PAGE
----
In other words, it was never an independent state. Many places have names and some characteristics of a state without being a state. The Arab “Palestinian people” didn’t exist before Arafat invented them in the 60s. I find this a very telling detail: that in 1949 the definition of a refugee in Palestine–unlike any refugee anywhere else–was someone who had been living in the area for the previous two years. You could spend most of your life in Egypt, go to Palestine for two years and be a refugee, along with your children and grandchildren (and counting).

              • Jeff Johnson
                Posted January 23, 2013 at 12:14 pm | Permalink

                Sarah,
                Here is some information on Palestinian Money.

              • Jeff Johnson
                Posted January 23, 2013 at 12:24 pm | Permalink

                Here are some Palestinian stamps as well.

              • Jeff Johnson
                Posted January 24, 2013 at 10:00 am | Permalink

                Sarah,
                This much cannot be denied: Palestine existed as a physical place, it had immigration laws, police, stamps, money, citizenship, rights, laws, official languages including both Arabic and Hebrew etc. What it also had was people, people farming and growing things, people caring for livestock, people making things, having children, loving and living. And most of those people were Arab Muslims. And most of them had been there for generations, living on land passed down to them by their forebears. Jewish immigrants to this place were called Palestinians, and the Arab inhabitants were called Palestinians.There are real people here with a lot at stake.

                Does it matter so much if it had the full legal status of an independent sovereign state? The choices here are not limited to either full sovereign state or fictional people.

                Were the Native Americans a sovereign state when European settlers arrived and essentially stole their land and heritage? Do you justify this because the Native Americans had not seen fit to register with the United Nations as a sovereign state? Oh wait, the UN didn’t exist. Are the Cherokee, the Navajo, the Hopi, the Creek, the Arapaho, the Lakota all imaginary made up people?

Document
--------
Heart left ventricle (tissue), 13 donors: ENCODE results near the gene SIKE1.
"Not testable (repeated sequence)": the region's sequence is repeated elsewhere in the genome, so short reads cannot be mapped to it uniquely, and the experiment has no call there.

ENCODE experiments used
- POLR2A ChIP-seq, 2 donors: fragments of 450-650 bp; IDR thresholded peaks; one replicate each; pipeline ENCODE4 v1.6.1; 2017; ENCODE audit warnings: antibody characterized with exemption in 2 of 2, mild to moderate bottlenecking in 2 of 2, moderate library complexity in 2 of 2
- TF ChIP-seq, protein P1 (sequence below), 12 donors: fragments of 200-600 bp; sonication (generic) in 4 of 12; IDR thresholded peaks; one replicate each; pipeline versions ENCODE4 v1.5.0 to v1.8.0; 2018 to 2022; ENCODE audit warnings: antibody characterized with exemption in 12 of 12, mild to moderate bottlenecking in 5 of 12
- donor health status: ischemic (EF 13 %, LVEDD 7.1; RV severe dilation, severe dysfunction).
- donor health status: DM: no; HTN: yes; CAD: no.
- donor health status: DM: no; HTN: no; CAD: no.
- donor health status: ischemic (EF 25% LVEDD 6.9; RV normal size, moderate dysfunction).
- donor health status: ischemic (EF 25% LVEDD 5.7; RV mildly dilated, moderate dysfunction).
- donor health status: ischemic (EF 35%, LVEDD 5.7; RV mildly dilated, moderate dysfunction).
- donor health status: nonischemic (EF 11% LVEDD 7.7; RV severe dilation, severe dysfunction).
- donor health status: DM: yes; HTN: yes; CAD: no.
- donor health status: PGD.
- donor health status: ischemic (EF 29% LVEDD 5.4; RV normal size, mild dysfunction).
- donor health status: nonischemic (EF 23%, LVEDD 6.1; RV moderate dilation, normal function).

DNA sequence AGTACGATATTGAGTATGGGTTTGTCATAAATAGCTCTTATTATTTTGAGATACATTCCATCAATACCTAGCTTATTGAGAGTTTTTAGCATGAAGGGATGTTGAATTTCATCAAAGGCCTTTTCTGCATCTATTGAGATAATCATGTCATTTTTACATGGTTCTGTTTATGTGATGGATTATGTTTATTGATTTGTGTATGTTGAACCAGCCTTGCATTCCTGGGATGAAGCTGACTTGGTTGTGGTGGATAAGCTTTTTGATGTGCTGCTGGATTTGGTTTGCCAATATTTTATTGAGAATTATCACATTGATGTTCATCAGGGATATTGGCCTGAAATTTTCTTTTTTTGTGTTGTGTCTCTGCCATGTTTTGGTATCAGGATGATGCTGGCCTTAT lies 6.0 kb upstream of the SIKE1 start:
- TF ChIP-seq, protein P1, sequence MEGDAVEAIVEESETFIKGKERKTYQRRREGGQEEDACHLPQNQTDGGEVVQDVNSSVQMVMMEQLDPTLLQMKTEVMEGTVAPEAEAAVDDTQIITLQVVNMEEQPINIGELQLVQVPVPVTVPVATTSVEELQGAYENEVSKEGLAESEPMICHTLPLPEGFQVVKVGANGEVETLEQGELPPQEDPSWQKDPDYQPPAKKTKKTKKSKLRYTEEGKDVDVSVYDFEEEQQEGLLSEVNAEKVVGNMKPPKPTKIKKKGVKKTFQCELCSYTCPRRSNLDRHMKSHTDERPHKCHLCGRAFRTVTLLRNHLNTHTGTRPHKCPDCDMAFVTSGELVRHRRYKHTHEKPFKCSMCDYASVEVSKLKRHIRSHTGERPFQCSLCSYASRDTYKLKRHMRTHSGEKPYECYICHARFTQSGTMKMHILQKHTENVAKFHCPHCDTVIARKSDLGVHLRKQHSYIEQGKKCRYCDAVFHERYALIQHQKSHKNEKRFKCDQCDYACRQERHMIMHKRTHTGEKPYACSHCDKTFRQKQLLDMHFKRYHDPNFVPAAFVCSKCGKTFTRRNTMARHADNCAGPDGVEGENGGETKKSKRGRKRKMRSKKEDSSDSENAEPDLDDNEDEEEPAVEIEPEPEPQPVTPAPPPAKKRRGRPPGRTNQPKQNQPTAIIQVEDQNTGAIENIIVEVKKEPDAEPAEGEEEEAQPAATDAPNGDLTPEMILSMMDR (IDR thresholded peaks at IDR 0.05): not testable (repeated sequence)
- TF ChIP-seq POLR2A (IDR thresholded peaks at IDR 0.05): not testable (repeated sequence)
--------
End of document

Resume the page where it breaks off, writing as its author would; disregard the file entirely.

The people we call today the American people didn’t exist at one time either. So your point is absolutely unpersuasive, and the people who push this notion that the Palestinian people are an invented people are people who are committed to seeing only one side of this conflict. Whatever their reasons are, be they tribal, emotional, religious or related to deep attachment to the cause of Jewish peace and prosperity and flourishing, this remains only one side of the issue. Nothing in this world can be seen accurately by looking at it from only one vantage point, from only one angle. I support Jewish peace and prosperity and flourishing. I am not Jewish, but I greatly admire the Jewish people and their great contributions to the world and I have great compassion and sympathy for the suffering they have endured.

                But this admiration in my view is damaged by the right wing and religious fanatics who want all of Palestine, who don’t care about or honor in any way the preexisting rights of Arabs, who don’t respect in the slightest the priorities and needs of millions of real living and breathing human beings, to the breathtaking extent of pretending that they are invented or imaginary people, and thus have no rights.

                I know for a fact that many American Jews agree with me because I’ve discussed it with them. The principle of Tikkun Olam must lead one to looking for a way to make peace with the Arabs, and nothing would do more to reduce the Arab antisemitism discussed in Jerry’s post than to make a peace that recognizes the humanity and the dignity and the rights of Arab Muslims living in Palestine.

                The plan to annex and extend Israeli sovereignty over Judea and Samaria requires the Jewish people to take on one of the following four burdens: 1. force Arabs out via deportation or harassment, 2. maintain an apartheid system under which Arabs are non-voting second class citizens, 3. Make Arabs full citizens of Israel, which means the Jews become a minority, 4. commit genocide. All of these bring shame on the Jewish people or else compromise the Jewish character of Israel. I don’t really see any other option if Judea and Samaria are to become part of the Jewish nation of Israel. The fifth option is to make peace, to give generously to the Arabs, to share Jerusalem, to compensate for losses, to help with investment and development and education, to make the great achievements of Israel bear even more fruit.

                To insist upon absolute Jewish rights to all of Palestine, that these rights can not be questioned, that they are justified by the Torah, that they are the holy command of God, is in my view an intolerable religious arrogance, and it is merely the mirror image of the intolerant Muslim view of Jews. This is how religion poisons everything.